The federal reserve is expected to cut rates next week in an effort to alleviate a credit market in crisis. In the meantime there are other developments which may be coming to the rescue, last week Abu Dhabi Investment Authority bought a $7.5 billion stake in Citigroup helping Americas largest bank, who incidentally have massive exposure to those nasty sub-prime loans that are at the root of the present credit crunch. Perhaps Abu Dhabi Investment Authority see an opportunity to pick up assets at a bargain from amongst the wreakage? The other surprise is that China Investment Corporation have expressed a desire to invest in stocks ‘rocked by sub-prime defaults’. The chairman of China Investment Corporation said that the $200 billion fund he directs will be a ‘stabilizing force in the international capital markets’. Perhaps they are seeking credibility in the business world.

Why would it be any other way? If the U.S.A. goes down it will seriously hurt China. Why? For a start the fact that for the near future most of the worlds commodities are in $USD it …

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Ulster Bank, cutting out brokers, and perhaps Consumers too?

I guess the best thing to do is quickly outline the way things have worked since the inception of the broker industry in Ireland.

Brokers start their own companies and place business with larger companies, there are several types of brokers, some are tied (this means they only place business with one company) and independent – which is what Irish Mortgage Brokers are – and we have a panel of 15 banks and 5 insurance companies.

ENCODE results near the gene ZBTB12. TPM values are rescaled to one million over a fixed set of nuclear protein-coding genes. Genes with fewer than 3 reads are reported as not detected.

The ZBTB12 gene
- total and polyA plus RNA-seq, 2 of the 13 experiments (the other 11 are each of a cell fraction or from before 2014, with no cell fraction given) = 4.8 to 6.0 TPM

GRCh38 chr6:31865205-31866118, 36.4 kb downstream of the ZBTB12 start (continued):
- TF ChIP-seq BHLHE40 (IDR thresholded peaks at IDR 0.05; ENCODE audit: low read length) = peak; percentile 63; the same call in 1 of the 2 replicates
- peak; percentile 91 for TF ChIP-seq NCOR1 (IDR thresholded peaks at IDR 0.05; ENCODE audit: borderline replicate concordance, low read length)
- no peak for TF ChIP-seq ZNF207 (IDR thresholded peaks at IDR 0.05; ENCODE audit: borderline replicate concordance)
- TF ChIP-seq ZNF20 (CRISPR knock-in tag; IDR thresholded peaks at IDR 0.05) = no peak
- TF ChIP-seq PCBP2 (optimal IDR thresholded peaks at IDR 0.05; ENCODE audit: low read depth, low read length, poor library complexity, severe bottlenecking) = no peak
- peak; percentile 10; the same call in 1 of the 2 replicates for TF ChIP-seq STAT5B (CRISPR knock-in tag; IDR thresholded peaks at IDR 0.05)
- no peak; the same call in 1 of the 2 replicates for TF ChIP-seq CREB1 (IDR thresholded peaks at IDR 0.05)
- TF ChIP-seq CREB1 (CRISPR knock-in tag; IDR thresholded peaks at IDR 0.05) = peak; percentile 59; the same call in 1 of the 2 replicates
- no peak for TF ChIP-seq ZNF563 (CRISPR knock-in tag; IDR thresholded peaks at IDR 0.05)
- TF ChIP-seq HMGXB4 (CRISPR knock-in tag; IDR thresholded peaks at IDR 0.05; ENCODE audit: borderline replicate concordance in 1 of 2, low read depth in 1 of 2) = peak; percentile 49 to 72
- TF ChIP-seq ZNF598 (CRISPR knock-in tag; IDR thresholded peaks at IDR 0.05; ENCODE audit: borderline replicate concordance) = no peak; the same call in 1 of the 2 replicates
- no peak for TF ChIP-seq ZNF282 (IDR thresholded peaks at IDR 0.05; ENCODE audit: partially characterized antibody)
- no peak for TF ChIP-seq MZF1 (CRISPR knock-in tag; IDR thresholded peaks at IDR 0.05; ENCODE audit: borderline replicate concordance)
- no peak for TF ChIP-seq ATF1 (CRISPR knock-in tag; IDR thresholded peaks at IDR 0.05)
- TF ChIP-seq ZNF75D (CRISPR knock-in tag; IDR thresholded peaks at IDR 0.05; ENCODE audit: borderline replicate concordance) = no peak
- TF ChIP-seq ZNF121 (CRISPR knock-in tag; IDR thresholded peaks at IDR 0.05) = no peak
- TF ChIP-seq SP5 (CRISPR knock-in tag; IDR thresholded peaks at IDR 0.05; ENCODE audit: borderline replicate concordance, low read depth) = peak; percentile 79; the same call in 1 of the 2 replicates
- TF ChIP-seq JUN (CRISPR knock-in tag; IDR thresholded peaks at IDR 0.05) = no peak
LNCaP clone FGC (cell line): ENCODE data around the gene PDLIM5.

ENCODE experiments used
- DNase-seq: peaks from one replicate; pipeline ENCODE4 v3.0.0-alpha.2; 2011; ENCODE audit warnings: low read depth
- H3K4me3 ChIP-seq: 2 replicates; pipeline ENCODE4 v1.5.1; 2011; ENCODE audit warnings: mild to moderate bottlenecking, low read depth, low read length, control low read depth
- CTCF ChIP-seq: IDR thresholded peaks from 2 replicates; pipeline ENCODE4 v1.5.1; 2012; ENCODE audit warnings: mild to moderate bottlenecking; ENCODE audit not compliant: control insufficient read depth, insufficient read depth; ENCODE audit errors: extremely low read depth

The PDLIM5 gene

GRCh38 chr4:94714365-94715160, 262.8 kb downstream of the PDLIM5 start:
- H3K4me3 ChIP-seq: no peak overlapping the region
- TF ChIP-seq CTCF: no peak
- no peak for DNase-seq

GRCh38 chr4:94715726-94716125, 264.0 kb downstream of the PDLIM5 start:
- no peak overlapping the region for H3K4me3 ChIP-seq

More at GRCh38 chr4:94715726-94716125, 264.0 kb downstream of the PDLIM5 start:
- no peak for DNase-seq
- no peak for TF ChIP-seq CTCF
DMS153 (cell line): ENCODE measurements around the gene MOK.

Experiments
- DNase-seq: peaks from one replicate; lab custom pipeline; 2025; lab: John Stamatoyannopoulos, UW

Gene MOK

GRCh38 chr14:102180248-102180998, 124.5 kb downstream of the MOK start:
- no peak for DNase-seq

We have traditionally been paid 1% of the loans we send a bank as a ‘commission’ or income, so the client normally doesn’t have to pay a broker fee because the costs are covered by the commission. Brokers are paid because broker business (which counts for almost 60% of all mortgages done in this country) is a clean and profitable source of business for banks, they don’t have to pay for the brokers staff, their light, heat, holiday time etc. They do however have to pay for all of these things when a loan is done at branch level (e.g.: the loan is done …

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Credit Freeze and the effects on the ECB

The credit markets in the U.S.A., Asia, and Europe are in the midst of a freeze at the moment. Banks are not willing to lend to each other hence the big hike in the Euribor (European inter bank ordinary rate: this is the rate that banks lend to each other at) rates and in the U.K. the Libor (London inter bank ordinary rate) rates, they are trading much higher than the central bank rates and this indicates that there is (to a degree) a general mistrust between banks, mainly because they don’t know the exposure to sub-prime exposure the other may have.

The response thus far has been a Fed rate cut, this came a little late, and the indication is that Ben Bernanke will cut the rates again within the next week. Earlier in the year (March 28th) Bernanke claimed that ‘the impact on the broader economy & financial markets of the problems in the sub-prime market are likely to be contained’. Later in June he again re-iterated that there was not a strong chance of a spill-over into …